Faith: A Covenantal Word by Archbishop Delmer T. Robinson

Spirituality is the most trusted element in all conditions of Faith.
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“Faith does not structure denomination or cult, it describes man's better knowledge in what would constitute his faith in sharing eternity in the celestial temple.” -Archbishop Delmer T. Robinson

Editor's Notes: Covenant theology uses the theological concept of a covenant as an organizing principle for Christian theology. Covenant theology views the history of God's dealings with mankind from Creation to Redemption to Consummation under the framework of three overarching theological covenants: those of redemption, of works, and of grace. -RJR

The following Article written in 2008 by Dr. Delmer Robinson asks us to re-think our understanding of the word “faith”. For thousands of years, humankind has struggled to go beyond the surface value of life to one of deeper spirituality that is of dynamic and active participation. Based on one's self-revelation, one's Faith should give solace and insight in one's relationship with God and life; especially in these stressful times, it is our Faith or Knowing that should bring us the peace that transcends all boundaries into Unity.
We hope you enjoy the following Article! –Dr. Diane M. Rousseau

Faith: A Covenantal Word
(For Believers Only?)
by Archbishop Delmer T. Robinson

A Prologue

We are most fortunate that our Creator saw fit to supply us with two ears, two eyes and a brain of complexities that would permit us to hear, see, and to mull over that which concerns us most – namely; clarity of thought, word, and actions. I found myself very much engrossed mentally in my wanting to offer you a plan whereby academic study and research might offer novitiate pastors, religious educators, chaplains and counselors alike an opportunity to receive the foundations of their respective avocations via the classroom and experiences. So engrossed, mind you, that I was jolted out of my dream when asked to define faith and interfaith as intended to utilize the noun faith, and the adjective interfaith. Finally; spirituality is the most trusted element in all conditions of faith albeit historical or contemporary. This is my attempt to satisfy the question.


Noah Webster in the unabridged dictionary bearing his name has numerous renderings of the noun. In interpretation 3 of 9 is offered: “belief in God or in the doctrines or teachings of religion; i.e., old pilgrims strong in their faith”. In terms of Christian Theology offered in subparagraph 8 we find; “the trust in God and in His promises as made through Christ and the Scriptures by which man is justified or saved.” These are the initial concepts by which I would choose to work.


Like most New Testament conceptions, the idea of faith goes to the Old Testament for the key to its meaning. It was born when the political fortunes of Israel entered on their decline. Most of this lies within the Pentateuch and the prophecy of Isaiah. As secular conditions of the chosen nation grew worse Isaiah's prophecies grew much more meaningful staying itself in faith on the living God, the base of the nation's existence. Thus, the idea of faith became inseparable from that of the development of prophetic monotheism (One God for all). Faith is man's part in the self-revelation of God. God reveals Himself through the experience and history of the chosen nation, and faith is man's assent to God's self-revelation in and through the nation's experiences. By means of faith, the divine control over nature and history in the interest of a distant but authoritative moral end is vitally apprehended so as to constitute the infrastructure of man's moral nature. This faith, does not structure denomination or cult, it describes man's better knowledge in what would constitute his faith in sharing eternity in the celestial temple.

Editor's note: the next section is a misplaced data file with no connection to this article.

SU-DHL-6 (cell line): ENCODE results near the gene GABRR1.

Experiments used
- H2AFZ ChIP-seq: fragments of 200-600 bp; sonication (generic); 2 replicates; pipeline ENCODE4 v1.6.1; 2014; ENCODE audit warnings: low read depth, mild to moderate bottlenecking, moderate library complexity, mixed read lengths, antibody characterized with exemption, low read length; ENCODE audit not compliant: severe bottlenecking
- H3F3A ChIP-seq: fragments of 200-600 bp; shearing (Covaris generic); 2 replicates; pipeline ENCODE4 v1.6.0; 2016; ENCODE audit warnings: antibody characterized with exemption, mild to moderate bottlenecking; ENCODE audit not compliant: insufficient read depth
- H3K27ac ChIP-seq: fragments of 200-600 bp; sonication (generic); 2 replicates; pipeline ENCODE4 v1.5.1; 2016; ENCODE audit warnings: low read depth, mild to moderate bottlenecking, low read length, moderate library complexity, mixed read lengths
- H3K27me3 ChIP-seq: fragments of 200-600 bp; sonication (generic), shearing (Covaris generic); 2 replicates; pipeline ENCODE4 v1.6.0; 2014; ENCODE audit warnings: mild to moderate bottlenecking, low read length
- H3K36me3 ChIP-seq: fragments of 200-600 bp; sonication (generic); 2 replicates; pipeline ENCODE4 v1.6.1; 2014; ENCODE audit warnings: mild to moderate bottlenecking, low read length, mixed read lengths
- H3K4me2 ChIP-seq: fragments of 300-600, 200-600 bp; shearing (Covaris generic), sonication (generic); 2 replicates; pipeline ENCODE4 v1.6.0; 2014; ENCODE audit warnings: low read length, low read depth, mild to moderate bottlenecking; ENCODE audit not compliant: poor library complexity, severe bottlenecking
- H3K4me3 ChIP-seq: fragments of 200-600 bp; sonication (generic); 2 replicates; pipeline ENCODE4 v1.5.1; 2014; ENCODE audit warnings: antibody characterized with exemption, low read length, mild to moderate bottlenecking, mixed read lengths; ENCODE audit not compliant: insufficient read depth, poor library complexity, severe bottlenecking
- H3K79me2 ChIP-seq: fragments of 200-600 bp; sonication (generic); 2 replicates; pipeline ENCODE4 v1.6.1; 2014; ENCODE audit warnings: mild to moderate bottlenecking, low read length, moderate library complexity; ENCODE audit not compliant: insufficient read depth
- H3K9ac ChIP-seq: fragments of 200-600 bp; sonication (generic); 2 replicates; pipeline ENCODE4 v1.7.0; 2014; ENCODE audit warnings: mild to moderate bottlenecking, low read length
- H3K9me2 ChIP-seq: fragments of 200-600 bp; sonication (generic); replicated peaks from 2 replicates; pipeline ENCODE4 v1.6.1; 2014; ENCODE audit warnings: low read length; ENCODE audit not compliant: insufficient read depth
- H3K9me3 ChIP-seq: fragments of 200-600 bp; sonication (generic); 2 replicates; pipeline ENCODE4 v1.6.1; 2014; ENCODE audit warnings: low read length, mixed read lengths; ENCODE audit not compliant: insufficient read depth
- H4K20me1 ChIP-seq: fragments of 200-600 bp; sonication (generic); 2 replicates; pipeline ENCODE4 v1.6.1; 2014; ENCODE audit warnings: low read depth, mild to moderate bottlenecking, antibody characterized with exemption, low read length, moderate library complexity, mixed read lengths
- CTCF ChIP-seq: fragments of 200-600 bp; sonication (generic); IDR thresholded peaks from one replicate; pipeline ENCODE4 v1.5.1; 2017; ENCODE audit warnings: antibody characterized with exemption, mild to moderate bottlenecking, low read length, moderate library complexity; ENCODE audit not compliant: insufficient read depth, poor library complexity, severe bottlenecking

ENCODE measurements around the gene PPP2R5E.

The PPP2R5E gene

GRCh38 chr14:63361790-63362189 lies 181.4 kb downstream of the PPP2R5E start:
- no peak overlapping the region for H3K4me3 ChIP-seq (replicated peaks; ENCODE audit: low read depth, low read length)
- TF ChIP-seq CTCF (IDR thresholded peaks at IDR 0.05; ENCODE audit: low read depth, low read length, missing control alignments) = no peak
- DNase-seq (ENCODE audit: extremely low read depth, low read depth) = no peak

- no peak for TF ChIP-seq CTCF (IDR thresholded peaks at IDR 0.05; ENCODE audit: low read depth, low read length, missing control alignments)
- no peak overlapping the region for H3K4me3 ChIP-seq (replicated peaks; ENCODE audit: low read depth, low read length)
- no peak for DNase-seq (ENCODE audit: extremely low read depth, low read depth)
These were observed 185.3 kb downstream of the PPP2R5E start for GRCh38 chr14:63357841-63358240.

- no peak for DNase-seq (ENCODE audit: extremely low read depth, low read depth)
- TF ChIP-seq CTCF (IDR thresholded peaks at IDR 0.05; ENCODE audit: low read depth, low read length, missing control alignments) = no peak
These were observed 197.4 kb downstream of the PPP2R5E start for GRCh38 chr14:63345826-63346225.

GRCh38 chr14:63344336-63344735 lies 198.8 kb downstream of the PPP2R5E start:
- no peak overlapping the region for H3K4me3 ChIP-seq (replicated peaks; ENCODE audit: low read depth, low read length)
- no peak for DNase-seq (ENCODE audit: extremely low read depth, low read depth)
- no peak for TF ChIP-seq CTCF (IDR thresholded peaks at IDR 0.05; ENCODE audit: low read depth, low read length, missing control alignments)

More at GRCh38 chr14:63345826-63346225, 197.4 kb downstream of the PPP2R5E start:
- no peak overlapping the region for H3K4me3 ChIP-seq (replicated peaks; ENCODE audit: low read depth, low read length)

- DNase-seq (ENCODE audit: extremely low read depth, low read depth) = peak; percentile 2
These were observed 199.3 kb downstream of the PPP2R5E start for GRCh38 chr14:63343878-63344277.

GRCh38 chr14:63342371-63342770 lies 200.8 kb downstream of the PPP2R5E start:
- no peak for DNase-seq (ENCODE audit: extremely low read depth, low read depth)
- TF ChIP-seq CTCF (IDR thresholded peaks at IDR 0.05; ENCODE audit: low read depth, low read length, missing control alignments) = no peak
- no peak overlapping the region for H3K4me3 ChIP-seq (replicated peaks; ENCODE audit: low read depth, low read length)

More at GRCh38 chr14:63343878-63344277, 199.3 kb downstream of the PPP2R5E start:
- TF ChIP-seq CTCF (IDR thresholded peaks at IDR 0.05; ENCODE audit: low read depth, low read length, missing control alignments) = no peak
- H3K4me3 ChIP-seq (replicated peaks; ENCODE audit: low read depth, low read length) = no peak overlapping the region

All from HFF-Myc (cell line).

Archbishop Dr. Delmer T. Robinson and Dr. Diane M. Rousseau.
“International Conference on Science and Spirituality” -Jaipur, India Feb. 2006

I submit that interfaith would be the adjective best describing our personal concept of “saved” and “salvation” but in the religiosity provided by God the words would best describe our personal comfort zone in monotheism. There are countless other requisites placed on “saved” and “salvation”. The notion of being with God eternally comes from our own knowledge of sin and misery.

No where in this myriad of thought and knowledge do I find the term – Methodist, Presbyterian, Roman Catholic, Buddhist, Hindu, Hebrew, or Muslim, Christian, Protestant, etc.; instead, in the term monotheistic, one God for all, I would venture to say that this faith becomes interfaith. One God, One Faith – Interfaith for all. And the catalyst here is the term “Believer” as best described within the act of self-revelation. The belief to which I refer advances itself to faith and interfaith – and my personal, systematic approach to peace.

Dr. Delmer Robinson, THD, PhD
Institute of Spiritual Sciences

In loving memory of Archbishop Dr. Delmer T. Robinson
06-20-1929 to 05-08-2013
A mentor and friend -Dr. Diane M. Rousseau

May the light and love of God prevail. Please let us know how we can help.

Tags: mind body and spirit

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